Thursday, April 23, 2015

30 Days

This post will be updated...maybe not every day, but it will be updated. 

08/Apr/2015 | 30 days left

Remember when there were 880 days (or so) left until Graduation? I do, because that's about when I added the countdown. Shane kept asking me the days until the end of Sophomore year and until graduation, so the countdown was born. Now it's 30.

Today I signed up for my Senior Design final presentation. E-Days starts tomorrow. There's too much stuff that needs to get done, all within 30 days, most way less than that. My goal is to not die.

Excitement level: minimal. I'm trying to minimize the objective function that is my emotions right now. Bleh.

17/Apr/2015 | 21 Days left
This week was definitely the most stressful week of the semester. So many things piling on...
One bright spot was our annual Department Banquet on Thursday. Having attended Banquet the past four years (since I was a sophomore), it felt surreal to be one of the Seniors giving gifts to the professors.

But the adventure started after the Banquet.

The banquet was held on top of Lookout and I was helping out Austin, SSG prez, with stuff. The roads were fine going up. The snow had picked up a lot during the banquet. We were the last to leave, naturally. We were going to follow a car with Dawn and Dave and go down the I-70 way.  But on the first turn, Austin's Jeep gets stuck in the snow

Dawn and Dave don't see us lag behind and keep driving onwards, leaving us for dead! So Austin is like, ok, I'll back up until I can find a less steep gradient/get traction (he has rear wheel drive). He slides onto the incoming traffic lane until we are dangerously close to the left edge of the road--there is no guardrail and our death (well, not quite our death) would meet us mere inches away.

His phone is dead. I'm at 9%. Service is spotty. 

I call the Treasurer. No answer.

I call the VP. No answer.

Then I call Rosie because I know she has all-wheel-drive. In the meantime, we use my remaining phone battery to call AAA. They say they'll send a tow truck within the hour.

While waiting for Rosie, three cars drive by and ignore us. A plow asks how we are. Thanks, plow guy. 

Anyway Rosie and Stefan take me down the mountain, and so I charge my phone. Rosie gave her charger cord to Austin, so I could call him. The tow truck company calls and says he's about to head up Lookout, so should be there soon. I say great, and call Austin and say it'll be about 30min. About 35 min later, Austin callls me.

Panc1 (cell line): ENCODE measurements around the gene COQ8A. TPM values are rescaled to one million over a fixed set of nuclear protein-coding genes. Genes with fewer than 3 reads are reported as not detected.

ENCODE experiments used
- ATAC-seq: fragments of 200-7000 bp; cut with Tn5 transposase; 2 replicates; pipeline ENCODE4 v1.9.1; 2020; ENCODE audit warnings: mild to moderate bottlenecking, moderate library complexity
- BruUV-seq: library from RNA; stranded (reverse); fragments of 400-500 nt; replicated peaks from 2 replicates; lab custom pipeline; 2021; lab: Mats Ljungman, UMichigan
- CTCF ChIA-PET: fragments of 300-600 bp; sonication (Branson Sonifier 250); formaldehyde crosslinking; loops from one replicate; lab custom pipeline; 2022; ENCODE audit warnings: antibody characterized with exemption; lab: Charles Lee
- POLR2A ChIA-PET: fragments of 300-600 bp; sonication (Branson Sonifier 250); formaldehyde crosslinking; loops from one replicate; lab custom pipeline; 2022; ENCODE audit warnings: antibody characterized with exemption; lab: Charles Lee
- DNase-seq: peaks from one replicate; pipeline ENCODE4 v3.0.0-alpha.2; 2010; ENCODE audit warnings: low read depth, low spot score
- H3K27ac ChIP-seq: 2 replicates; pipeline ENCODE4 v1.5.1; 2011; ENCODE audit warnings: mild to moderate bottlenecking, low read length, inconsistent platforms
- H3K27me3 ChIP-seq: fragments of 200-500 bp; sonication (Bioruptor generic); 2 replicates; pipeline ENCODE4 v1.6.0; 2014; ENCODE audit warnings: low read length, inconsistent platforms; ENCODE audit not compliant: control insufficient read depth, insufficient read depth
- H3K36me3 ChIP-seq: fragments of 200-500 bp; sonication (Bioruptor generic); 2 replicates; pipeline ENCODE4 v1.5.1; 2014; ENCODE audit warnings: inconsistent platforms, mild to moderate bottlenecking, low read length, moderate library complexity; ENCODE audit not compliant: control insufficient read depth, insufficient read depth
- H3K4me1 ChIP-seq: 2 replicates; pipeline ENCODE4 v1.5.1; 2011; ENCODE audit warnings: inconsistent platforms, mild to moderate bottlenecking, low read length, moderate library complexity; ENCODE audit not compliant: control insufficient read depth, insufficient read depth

"Uhh, so I know I keep saying this, but there's been an interesting development. A car just stopped by and said that they saw a tow truck that had just slid and crashed off the side of the road."

He calls AAA again, and sure enough, that was supposed to be the truck to pick him up. At this point, I'm extremely tired but laughing because this is too ridiculous. So Austin calls for a ride and gets off the mountain at like 1AM finally. What a crazy night. And of course, it was stuck in the snow when we went up the mountain to get it the next day. So we had to dig it out before some people came and helped push the car out of the snow. 

All this plus a normal week's workload of insanity.

24/Apr/2015 | 14 Days left
Lying on the floor, I didn't know what to do. My slice of greasy pizza lay next to me face-down, making the ground slippery for the next person to fall down the stairs, and my phone got thrown across the stairwell. Should I cry?

Almost anything had seemed to make me cry this past month, my stressed emotions like a stressed fault, ready to slip. But I didn't feel like crying now, oddly enough. So I moaned instead, and writhed on the floor for a little while because the cold tile felt good on my swelling ankle.

A sophomore walked into the stairwell.

"Are you okay?"

"Um...I don't know. Sorry, let me get my pizza out of the way for you."

"Uh, should I call for help?"

"Some ice would be nice."

My poor pizza. I had only taken a couple bites out of it. I was late to lab because I had to stand in line for it. At least it was free.

Someone who knew first aid came and helped me get to lab. She asked how many stairs I fell down. I didn't know. Two, maybe? How did this happen? I don't know.

She got me ice and the sophomore threw my pizza away, since it was ruined.
That's the real tragedy here.

I hobbled to Higher Grounds a few hours later to drown my pain in coffee and conversation. While I told this story to Antonia, the poetry teacher sympathizes with me and my tragic day.

"You should write a poem about it."

This story will have to do.